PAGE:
A new biotinylation enzyme for analyzing protein-protein interactions
Proteins play roles by interacting with various other proteins. Therefore, interaction analysis is an indispensable technique for studying the function of proteins.
Substituting the next-best protein
Children born with Duchenne muscular dystrophy have a mutation in the X-chromosome gene that would normally code for dystrophin, a protein that provides structural integrity to skeletal muscles.
A direct protein-to-protein binding couples cell survival to cell proliferation
The regulators of apoptosis watch over cell replication and the decision to enter the cell cycle.
A protein that controls inflammation
A study by the research team of Prof. Geert van Loo (VIB-UGent Center for Inflammation Research) has unraveled a critical molecular mechanism behind autoimmune and inflammatory diseases such as rheumatoid arthritis, Crohn's disease, and psoriasis.
Resurrecting ancient protein partners reveals origin of protein regulation
After reconstructing the ancient forms of two cellular proteins, scientists discovered the earliest known instance of a complex form of protein regulation.
Sensing protein wellbeing
The folding state of the proteins in live cells often reflect the cell's general health.
Protein injections in medicine
One day, medical compounds could be introduced into cells with the help of bacterial toxins.
More Protein News and Protein Current Events

Trending Science News

Current Coronavirus (COVID-19) News

Top Science Podcasts

We have hand picked the top science podcasts of 2020.
Now Playing: TED Radio Hour

Warped Reality
False information on the internet makes it harder and harder to know what's true, and the consequences have been devastating. This hour, TED speakers explore ideas around technology and deception. Guests include law professor Danielle Citron, journalist Andrew Marantz, and computer scientist Joy Buolamwini.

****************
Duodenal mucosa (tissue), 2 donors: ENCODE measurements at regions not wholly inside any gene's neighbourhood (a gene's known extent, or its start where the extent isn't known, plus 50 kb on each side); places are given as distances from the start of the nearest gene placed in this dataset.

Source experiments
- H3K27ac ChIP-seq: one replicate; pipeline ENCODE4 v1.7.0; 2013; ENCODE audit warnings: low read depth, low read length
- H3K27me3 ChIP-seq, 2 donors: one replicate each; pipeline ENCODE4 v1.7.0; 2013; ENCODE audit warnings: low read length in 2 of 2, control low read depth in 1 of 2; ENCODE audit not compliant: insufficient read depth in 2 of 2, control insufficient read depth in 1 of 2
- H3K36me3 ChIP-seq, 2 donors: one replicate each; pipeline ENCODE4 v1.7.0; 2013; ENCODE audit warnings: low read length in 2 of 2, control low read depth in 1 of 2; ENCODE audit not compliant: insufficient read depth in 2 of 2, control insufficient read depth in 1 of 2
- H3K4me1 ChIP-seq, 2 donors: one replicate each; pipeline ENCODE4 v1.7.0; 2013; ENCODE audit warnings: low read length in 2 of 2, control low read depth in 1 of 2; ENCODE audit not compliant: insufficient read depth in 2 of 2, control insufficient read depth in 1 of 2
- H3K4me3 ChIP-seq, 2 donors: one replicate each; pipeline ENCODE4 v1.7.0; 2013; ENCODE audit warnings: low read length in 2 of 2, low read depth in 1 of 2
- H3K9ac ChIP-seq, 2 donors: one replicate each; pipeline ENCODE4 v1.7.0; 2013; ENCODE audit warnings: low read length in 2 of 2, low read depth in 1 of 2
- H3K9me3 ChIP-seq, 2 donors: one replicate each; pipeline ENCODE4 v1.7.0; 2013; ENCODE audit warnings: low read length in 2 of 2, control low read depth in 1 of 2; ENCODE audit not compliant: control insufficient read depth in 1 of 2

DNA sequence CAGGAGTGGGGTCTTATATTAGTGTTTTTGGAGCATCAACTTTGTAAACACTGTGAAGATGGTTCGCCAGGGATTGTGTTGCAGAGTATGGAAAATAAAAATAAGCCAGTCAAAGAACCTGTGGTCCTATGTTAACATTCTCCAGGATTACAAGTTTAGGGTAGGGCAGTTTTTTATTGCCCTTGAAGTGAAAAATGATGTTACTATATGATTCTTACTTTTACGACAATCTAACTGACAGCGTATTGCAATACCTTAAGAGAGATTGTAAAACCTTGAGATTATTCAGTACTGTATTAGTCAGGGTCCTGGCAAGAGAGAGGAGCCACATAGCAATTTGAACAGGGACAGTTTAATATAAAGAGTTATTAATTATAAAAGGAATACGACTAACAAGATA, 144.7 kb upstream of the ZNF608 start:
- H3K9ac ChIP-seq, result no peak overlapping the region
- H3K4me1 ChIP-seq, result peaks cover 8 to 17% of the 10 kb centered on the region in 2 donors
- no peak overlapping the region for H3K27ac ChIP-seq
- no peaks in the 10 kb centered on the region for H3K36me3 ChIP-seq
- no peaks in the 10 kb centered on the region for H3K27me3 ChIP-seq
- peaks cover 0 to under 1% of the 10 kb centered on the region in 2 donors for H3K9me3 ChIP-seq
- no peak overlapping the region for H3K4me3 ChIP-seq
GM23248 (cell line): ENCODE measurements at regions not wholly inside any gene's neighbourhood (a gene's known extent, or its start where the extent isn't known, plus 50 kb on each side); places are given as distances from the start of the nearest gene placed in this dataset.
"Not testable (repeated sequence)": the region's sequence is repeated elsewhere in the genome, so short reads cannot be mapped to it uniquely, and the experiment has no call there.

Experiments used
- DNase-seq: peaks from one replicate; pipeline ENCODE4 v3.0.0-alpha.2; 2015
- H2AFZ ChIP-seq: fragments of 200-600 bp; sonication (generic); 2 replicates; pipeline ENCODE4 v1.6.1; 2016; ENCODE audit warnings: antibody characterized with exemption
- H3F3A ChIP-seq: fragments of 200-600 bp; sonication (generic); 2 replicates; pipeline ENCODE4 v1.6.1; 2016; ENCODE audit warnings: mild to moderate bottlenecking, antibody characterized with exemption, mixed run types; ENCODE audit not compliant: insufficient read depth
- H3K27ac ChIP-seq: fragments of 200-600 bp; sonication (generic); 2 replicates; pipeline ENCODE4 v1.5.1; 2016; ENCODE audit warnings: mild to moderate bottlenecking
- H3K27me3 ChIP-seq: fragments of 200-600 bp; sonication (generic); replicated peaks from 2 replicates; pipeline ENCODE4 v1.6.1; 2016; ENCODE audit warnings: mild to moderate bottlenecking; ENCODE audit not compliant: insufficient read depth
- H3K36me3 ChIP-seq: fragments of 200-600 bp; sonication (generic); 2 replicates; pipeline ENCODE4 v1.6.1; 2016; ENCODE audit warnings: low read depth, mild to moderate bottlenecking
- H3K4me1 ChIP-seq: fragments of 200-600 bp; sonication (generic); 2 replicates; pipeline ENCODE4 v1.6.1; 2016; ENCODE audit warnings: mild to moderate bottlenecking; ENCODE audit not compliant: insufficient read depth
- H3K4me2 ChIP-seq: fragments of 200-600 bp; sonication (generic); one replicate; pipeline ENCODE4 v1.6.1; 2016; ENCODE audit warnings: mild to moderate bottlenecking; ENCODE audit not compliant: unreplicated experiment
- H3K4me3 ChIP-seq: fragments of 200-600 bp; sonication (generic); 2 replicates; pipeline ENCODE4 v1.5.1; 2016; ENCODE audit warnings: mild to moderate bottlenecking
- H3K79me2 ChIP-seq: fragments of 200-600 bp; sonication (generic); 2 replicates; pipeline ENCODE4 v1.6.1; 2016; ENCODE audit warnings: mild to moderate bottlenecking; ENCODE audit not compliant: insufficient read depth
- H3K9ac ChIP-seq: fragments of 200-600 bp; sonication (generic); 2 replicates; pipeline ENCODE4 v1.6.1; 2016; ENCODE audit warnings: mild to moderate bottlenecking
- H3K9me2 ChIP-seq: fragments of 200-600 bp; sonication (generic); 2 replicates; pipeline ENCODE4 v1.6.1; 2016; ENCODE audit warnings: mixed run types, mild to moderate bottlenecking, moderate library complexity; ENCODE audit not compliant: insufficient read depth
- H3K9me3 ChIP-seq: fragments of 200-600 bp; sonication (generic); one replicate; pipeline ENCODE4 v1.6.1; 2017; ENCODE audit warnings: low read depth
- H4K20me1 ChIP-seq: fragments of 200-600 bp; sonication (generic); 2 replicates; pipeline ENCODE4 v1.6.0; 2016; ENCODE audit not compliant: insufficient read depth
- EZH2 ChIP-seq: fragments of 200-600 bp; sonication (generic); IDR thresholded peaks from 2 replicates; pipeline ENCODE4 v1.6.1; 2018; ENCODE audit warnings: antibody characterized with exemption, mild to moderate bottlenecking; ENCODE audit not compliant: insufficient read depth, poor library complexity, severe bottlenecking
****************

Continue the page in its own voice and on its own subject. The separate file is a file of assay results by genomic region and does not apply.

Now Playing: Science for the People

#576 Science Communication in Creative Places
When you think of science communication, you might think of TED talks or museum talks or video talks, or... people giving lectures. It's a lot of people talking. But there's more to sci comm than that. This week host Bethany Brookshire talks to three people who have looked at science communication in places you might not expect it. We'll speak with Mauna Dasari, a graduate student at Notre Dame, about making mammals into a March Madness match. We'll talk with Sarah Garner, director of the Pathologists Assistant Program at Tulane University School of Medicine, who takes pathology instruction out of...
Now Playing: Radiolab

How to Win Friends and Influence Baboons
Baboon troops. We all know they're hierarchical. There's the big brutish alpha male who rules with a hairy iron fist, and then there's everybody else. Which is what Meg Crofoot thought too, before she used GPS collars to track the movements of a troop of baboons for a whole month. What she and her team learned from this data gave them a whole new understanding of baboon troop dynamics, and, moment to moment, who really has the power.  This episode was reported and produced by Annie McEwen. Support Radiolab by becoming a member today at Radiolab.org/donate.